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TV Daily Schedule: KQED World

Please Note: As of July 1, 2011, KTEH has been renamed KQED Plus.

Another way to search for programs is from the TV Programs A-Z Directory.

KQED World: Sunday, December 23, 2012

Comcast 190  •  Digital 9.3

Schedule is subject to change. Please visit kqed.org/tv/schedules/daily for the most up-to-date info.

Sunday, December 23, 2012
  • 12:00 am
    Moyers & Company [#150H] What We Can Learn from Lincoln One reason so many people are disillusioned by the state of things in America - even more so after the terror in Newtown - is that our political system hasn't produced consistently good results in a long time. We've forgotten that democracy is supposed to be about addressing our problems through a political system that encourages bargaining, compromise, and progress. Except for taking us to war, showering largesse on the privileged and powerful, and courting donors instead of representing voters, Washington politics promotes gridlock, paralysis, and stalemate.
    But Bill Moyers points to a new ray of hope - not in politics, but in theaters: the movie Lincoln. This week, Pulitzer Prize-winner Tony Kushner, who wrote the film's screenplay, joins Bill for a "history lesson about politics." The two talk about finding the man inside the monument, and what Abraham Lincoln - 147 years after his death - can still teach us all about politics, compromise, and the survival of American democracy.
    "The job of the president is both to make the compromises necessary to actually have things happen in a democracy, which means compromising at a slower pace than anybody would necessarily like," Kushner tells Bill. "At the same time he has to keep telling us where we're going, what we're trying to arrive at. And I think that Obama has done an astonishing job of doing that over and over, of reminding us that government is a good thing, and that we share responsibility for one another because without that shared responsibility our own lives are destroyed."
    "You will be reminded that politics can be made to work for the good of the country," says Bill of the show. "It could even help us reduce the violence in America and make more Newtown tragedies less likely."
    Also on the show, Bill reflects on the elementary school shooting in Connecticut and its implications for our culture.
    duration 56:46   STEREO TVG
  • 1:00 am
    Heat and Harvest: Impact of Climate Change On California September 28, 2012 From the vast fields of fruits and nuts in the Central Valley to the waterways of the Sacramento Delta - and many growing centers in between - climate change is beginning to take its toll on California agriculture. According to a recent report commissioned by the state EPA and Energy Commission, yields in key crops are expected to drop significantly over the coming decades as climate change alters key growing conditions.
    The list of crops most directly affected under business as usual conditions, assuming a 2 degree warming by 2050, reads like a walk through a supermarket produce section: yields of citrus crops in the San Joaquin Valley are expected to drop about 18% by 2050; grapes about 6%; cherries and other orchard crops about 9%. But this is not just a look into the state's future. California's farms, often called the nation's breadbasket, are already feeling the effects of the trifecta of converging forces prompted by climate change: shorter cold seasons, longer seasons of extreme heat, and dwindling water supplies.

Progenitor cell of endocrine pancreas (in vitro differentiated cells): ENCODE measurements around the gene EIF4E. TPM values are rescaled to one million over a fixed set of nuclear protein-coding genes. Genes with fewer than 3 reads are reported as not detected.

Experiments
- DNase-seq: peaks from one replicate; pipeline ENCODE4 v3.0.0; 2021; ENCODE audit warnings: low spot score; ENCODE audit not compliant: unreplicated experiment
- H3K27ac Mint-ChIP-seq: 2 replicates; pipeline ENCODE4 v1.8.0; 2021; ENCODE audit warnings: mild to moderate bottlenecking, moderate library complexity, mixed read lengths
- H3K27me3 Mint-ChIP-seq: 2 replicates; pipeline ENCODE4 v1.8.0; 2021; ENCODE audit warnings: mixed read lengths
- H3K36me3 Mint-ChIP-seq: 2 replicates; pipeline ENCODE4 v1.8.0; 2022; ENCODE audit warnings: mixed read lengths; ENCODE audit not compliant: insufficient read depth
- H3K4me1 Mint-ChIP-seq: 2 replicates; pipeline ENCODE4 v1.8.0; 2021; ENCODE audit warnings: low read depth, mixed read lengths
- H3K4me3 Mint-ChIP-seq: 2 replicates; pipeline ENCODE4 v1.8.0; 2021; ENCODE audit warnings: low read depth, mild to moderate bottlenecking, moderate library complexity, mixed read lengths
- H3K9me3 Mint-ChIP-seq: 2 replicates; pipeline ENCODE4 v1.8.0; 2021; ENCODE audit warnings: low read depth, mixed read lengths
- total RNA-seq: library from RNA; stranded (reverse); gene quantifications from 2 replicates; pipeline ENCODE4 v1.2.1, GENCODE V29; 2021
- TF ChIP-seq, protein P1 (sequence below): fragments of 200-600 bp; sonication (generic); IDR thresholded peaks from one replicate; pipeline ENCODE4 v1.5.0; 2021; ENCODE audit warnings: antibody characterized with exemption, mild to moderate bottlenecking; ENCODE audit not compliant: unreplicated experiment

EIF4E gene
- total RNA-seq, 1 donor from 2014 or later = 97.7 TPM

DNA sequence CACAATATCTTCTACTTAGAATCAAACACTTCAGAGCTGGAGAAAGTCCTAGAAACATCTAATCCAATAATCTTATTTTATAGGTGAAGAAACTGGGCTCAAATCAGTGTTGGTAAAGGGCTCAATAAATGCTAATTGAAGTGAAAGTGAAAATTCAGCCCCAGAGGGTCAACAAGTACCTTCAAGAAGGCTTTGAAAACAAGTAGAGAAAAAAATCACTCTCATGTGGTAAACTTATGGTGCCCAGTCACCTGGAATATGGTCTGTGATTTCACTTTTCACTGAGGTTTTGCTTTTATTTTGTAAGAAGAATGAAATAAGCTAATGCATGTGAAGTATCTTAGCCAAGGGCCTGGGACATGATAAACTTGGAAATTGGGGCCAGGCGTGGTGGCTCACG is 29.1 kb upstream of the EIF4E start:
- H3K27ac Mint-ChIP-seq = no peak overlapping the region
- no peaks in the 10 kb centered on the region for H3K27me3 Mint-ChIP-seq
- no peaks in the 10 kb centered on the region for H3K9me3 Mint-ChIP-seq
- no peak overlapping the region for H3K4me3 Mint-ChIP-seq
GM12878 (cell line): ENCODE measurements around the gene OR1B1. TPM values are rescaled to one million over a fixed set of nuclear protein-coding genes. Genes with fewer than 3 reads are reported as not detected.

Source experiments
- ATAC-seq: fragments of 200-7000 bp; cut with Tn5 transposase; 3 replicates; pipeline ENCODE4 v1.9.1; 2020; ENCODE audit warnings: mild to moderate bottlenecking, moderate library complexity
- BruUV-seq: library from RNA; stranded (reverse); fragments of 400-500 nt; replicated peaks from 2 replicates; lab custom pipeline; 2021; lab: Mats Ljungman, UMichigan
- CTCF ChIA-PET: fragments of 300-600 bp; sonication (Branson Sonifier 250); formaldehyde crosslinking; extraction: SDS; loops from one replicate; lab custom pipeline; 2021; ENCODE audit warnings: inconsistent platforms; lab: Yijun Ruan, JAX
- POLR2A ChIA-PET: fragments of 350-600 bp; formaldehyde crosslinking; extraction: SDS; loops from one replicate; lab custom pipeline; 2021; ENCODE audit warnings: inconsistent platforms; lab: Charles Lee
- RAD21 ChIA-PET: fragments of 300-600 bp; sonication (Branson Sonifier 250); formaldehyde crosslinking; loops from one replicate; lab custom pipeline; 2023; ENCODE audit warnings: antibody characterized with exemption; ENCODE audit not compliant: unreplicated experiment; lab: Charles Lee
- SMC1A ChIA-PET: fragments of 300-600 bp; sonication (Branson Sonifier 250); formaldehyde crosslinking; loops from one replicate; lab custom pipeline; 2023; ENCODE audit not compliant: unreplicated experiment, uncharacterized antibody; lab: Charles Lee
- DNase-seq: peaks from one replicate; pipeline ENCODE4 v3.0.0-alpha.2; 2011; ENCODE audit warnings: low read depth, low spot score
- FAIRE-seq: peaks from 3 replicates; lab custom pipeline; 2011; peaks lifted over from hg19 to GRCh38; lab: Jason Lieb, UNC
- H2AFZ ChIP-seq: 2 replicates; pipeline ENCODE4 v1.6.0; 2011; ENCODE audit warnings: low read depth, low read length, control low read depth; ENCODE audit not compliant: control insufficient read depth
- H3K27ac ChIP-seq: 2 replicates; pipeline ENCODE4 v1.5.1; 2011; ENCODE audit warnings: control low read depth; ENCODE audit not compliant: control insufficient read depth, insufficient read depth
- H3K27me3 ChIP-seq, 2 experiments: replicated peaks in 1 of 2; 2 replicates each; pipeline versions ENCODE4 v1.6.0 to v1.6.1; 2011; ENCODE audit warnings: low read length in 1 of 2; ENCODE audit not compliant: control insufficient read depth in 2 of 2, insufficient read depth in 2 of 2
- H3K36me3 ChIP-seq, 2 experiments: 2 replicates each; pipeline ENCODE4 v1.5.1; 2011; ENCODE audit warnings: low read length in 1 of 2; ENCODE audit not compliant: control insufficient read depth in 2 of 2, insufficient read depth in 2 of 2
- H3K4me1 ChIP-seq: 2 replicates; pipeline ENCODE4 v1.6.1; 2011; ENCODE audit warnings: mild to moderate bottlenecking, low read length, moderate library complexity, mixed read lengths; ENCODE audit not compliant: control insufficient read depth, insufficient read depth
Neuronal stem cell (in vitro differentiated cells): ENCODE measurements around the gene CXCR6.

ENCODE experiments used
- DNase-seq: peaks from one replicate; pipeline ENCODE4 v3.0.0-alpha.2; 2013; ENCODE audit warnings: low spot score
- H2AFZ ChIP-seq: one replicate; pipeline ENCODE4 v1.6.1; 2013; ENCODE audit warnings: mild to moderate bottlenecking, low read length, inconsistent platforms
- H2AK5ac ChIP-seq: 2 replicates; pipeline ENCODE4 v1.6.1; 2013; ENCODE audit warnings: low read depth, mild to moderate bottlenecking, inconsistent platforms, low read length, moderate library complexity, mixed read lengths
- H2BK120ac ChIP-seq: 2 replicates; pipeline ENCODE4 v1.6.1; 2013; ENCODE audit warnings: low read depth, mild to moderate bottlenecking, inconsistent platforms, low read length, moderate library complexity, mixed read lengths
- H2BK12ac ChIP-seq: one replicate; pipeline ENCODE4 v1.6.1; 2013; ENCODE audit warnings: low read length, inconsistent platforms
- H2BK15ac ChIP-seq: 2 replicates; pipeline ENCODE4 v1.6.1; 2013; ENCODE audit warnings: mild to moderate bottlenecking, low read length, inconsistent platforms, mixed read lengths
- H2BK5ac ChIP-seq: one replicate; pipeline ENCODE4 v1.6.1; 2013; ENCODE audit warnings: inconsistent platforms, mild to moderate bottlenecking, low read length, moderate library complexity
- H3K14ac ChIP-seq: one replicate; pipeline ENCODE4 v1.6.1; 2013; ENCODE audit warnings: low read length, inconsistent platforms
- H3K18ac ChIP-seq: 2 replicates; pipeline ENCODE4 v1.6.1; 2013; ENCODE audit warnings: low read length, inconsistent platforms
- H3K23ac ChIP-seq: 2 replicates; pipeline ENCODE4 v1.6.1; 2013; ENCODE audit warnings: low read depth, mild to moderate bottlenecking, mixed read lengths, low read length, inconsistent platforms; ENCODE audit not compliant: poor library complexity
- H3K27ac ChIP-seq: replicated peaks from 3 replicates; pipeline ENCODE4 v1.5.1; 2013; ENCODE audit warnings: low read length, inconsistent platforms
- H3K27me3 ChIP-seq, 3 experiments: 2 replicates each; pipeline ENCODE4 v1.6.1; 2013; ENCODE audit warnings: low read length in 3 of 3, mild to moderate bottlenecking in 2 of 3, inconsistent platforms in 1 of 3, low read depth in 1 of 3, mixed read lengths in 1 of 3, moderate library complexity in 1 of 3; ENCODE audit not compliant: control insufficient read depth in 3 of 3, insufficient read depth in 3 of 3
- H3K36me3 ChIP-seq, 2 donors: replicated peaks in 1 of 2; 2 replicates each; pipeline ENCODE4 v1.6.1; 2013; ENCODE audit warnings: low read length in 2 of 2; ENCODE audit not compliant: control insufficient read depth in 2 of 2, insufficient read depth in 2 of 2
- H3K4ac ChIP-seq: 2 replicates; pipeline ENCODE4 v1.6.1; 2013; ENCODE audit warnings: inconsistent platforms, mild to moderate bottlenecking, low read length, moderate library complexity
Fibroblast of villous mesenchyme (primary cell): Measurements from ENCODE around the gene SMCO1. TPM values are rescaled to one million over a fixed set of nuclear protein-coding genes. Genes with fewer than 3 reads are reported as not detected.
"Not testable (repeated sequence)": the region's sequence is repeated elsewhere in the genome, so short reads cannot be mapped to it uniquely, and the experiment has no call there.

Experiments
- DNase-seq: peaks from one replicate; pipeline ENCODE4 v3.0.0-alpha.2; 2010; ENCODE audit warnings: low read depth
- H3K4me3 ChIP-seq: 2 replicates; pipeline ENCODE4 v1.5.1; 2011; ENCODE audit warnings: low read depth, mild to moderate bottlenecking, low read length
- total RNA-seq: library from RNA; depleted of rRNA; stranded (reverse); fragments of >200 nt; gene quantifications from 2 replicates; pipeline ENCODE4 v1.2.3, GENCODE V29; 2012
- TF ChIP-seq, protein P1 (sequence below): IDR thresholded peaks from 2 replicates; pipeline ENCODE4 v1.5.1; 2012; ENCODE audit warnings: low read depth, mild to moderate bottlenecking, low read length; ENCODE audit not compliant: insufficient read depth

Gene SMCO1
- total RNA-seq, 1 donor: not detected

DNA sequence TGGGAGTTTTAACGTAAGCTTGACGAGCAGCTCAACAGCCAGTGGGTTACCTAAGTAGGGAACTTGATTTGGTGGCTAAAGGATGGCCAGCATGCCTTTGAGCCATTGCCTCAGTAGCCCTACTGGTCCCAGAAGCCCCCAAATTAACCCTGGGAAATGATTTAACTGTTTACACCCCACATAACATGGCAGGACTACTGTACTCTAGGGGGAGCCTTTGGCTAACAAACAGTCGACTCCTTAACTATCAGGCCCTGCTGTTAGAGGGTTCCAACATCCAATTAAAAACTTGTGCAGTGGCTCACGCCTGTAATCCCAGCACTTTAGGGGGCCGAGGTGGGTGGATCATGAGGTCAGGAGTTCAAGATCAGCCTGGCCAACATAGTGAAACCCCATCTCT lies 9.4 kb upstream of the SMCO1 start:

This multi-platform collaboration of the Center for Investigative Reporting and KQED's science and environment reporting teams examines how climate change is already playing out in one of California's largest industries. Three documentary reports are woven into one comprehensive program.
    duration 26:46   STEREO TVPG
  • 1:30 am
    Changing Seas [#402H] Mysterious Microbes On coral reefs, microorganisms are copious creatures. Throughout Florida, scientists painstakingly work to identify key players within this microbial community and directly link a devastating coral disease to a human pathogen. duration 26:46   STEREO TVG
  • 2:00 am
    Globe Trekker [#1114] Globe Trekker Special: The Making of Globe Trekker Go behind the scenes of Globe Trekker to find out how the world's longest running and most popular travel series is made. Viewers will join a crew on the road to witness the logistical challenges of shooting this series, hearing the perspectives of hosts, producers, directors and crew. They'll also uncover never-before-seen moments from shoots over the years. duration 54:57   STEREO TVPG (Secondary audio: DVI)
  • 3:00 am
    Nature [#2403H] Christmas In Yellowstone Nature examines wolves, coyotes, elk, bison, bears and otters as they make their way through their most challenging season of the year. As snow falls and the Christmas lights glow in Jackson Hole, a holiday season of a different sort settles in the great winter world of Yellowstone. Breathtaking landscapes of snowcapped peaks and frozen icicles surround the wildlife as they adapt to the cold conditions. The program also profiles the men who first explored Yellowstone National Park. duration 55:16   SRND51 TVG
  • 4:00 am
    POV [#2503H] The City Dark Is darkness becoming extinct? When filmmaker Ian Cheney moves from rural Maine to New York City and discovers streets awash in light and skies devoid of stars, he embarks on a journey to America's brightest and darkest corners, asking astronomers, cancer researchers and ecologists what is lost in the glare of city lights. Blending a humorous, searching narrative with poetic footage of the night sky, "The City Dark" provides a fascinating introduction to the science of the dark and an exploration of our relationship to the stars. duration 56:46   STEREO TVPG